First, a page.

Dew on the Hummingbird's Wing: An Interview with Yvonne Blomer

The following interview is the fifth in a seven-part series of conversations with BC poets which I released in April 2020. All seven interviews were originally posted at ReadLocalBC.ca. This was the second year of my collaboration with Read Local BC (you can read the 2019 interviews here).

Sounds A River Makes – Claire Caldwell

Gas leak, ventilator, bear clicking its teeth.

Twelve hundred caribou hooves on frost.

Lips around bottle, bottle clinking

on bar. Rattling aspen, dusky grouse,

sheets drying outside. Grandmas

stuffing envelopes in a high school gym.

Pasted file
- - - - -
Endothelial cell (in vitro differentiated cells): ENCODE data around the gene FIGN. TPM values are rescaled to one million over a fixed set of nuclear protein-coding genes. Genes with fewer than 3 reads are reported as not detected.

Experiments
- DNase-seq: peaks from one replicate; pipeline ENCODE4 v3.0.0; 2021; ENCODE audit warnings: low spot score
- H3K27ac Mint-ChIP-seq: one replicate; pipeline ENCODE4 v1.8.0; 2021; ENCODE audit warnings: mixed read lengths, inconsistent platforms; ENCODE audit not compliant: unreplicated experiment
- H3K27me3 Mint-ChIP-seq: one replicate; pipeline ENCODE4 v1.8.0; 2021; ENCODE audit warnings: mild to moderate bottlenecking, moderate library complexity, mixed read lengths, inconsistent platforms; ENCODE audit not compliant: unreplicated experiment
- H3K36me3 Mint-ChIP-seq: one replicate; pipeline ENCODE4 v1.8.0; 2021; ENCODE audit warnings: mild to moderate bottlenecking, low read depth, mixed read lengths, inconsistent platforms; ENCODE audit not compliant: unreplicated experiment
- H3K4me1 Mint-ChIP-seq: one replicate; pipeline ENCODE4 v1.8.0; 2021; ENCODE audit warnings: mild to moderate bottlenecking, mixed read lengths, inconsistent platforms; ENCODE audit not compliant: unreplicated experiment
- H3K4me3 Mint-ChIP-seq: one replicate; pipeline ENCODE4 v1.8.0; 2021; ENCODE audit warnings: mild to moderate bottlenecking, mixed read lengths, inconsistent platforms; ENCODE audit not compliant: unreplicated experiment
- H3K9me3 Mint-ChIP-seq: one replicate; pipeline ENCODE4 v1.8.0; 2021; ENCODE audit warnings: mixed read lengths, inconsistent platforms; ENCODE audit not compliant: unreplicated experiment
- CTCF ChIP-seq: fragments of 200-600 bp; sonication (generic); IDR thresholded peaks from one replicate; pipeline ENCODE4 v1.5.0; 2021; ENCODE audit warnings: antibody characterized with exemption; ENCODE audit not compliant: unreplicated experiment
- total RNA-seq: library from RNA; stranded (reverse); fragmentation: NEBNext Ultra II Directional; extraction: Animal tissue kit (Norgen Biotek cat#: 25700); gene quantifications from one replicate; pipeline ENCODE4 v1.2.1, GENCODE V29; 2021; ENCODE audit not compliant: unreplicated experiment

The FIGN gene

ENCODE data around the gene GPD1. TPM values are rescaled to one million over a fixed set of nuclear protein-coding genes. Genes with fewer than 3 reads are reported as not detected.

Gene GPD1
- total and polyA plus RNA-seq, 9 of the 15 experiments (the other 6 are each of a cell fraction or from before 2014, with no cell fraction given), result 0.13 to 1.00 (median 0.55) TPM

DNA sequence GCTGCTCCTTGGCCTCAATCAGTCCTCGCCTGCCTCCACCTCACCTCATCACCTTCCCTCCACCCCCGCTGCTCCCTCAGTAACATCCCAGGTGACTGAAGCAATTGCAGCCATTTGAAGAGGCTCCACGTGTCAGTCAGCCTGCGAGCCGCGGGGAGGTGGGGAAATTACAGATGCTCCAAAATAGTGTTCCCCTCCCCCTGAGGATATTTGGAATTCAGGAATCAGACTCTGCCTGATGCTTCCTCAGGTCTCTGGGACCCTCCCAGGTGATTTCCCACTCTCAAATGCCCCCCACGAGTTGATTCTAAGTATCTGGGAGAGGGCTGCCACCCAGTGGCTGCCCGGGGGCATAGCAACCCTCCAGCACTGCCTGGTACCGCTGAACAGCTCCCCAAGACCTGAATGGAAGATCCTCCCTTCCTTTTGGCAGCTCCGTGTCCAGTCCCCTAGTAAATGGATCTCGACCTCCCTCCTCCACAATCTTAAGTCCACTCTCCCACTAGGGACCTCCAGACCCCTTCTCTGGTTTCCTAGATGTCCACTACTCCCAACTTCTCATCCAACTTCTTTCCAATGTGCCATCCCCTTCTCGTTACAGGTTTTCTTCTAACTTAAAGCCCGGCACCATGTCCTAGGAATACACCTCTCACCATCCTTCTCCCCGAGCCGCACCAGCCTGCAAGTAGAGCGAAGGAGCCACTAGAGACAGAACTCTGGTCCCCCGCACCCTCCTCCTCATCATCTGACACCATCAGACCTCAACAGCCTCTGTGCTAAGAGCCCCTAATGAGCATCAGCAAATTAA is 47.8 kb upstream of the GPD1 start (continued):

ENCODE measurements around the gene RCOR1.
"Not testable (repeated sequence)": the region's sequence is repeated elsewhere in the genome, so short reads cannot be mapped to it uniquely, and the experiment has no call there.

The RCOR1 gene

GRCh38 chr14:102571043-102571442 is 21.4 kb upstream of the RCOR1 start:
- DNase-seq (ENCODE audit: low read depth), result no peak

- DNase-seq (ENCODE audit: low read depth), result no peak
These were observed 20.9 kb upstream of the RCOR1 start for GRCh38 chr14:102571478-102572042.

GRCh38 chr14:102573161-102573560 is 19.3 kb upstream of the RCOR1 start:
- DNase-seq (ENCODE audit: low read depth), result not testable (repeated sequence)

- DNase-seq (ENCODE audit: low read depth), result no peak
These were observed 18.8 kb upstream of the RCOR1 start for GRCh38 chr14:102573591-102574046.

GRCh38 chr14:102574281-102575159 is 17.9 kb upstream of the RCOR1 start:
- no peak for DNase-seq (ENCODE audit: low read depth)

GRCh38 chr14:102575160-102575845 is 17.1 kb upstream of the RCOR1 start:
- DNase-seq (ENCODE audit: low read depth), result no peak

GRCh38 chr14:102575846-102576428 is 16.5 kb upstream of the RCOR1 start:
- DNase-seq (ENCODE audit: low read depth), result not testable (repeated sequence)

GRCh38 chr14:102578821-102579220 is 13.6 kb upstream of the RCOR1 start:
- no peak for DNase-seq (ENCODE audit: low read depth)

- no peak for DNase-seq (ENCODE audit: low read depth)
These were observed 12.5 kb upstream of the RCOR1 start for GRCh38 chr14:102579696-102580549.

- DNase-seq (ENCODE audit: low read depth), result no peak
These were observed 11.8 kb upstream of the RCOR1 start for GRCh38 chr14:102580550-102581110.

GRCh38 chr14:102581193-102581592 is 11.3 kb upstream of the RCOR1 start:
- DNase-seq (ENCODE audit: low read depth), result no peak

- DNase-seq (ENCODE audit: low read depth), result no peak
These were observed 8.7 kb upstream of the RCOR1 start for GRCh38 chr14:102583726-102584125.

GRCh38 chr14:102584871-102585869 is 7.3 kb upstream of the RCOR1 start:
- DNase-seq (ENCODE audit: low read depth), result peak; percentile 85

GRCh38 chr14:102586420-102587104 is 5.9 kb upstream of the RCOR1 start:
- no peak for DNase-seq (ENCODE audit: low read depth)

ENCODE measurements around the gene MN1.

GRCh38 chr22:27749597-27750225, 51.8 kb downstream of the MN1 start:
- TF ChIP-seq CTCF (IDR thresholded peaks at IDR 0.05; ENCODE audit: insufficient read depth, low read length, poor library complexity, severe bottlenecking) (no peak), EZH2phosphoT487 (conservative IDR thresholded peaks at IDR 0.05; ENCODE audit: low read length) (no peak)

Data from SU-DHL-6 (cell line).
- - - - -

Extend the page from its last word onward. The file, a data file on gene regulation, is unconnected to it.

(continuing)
Sex in a sleeping bag, house on fire.

A children’s choir after one kid

has fainted.

Reprinted with permission from 
Sweet Water: Poems for the Watershed, ed. Yvonne Blomer
(Caitlin Press, 2020).

Rob Taylor: Sweet Water: Poems for the Watersheds is part two in your “Waterways Trilogy” of poetry anthologies on our oceans, lakes, rivers and drinking water. “Trilogies” are usually reserved for blockbuster movie franchises, not poetry anthologies! Could you talk about coming up with the idea and pitching it to Vici Johnstone at Caitlin Press? Did it take much convincing to get her on board with such an ambitious project?

Yvonne Blomer: It’s true, we don’t often think of poetry anthologies or poetry books as genres that conform to trilogies or series, and this series didn’t begin as such. It began as a single book, Refugium: Poems for the Pacific.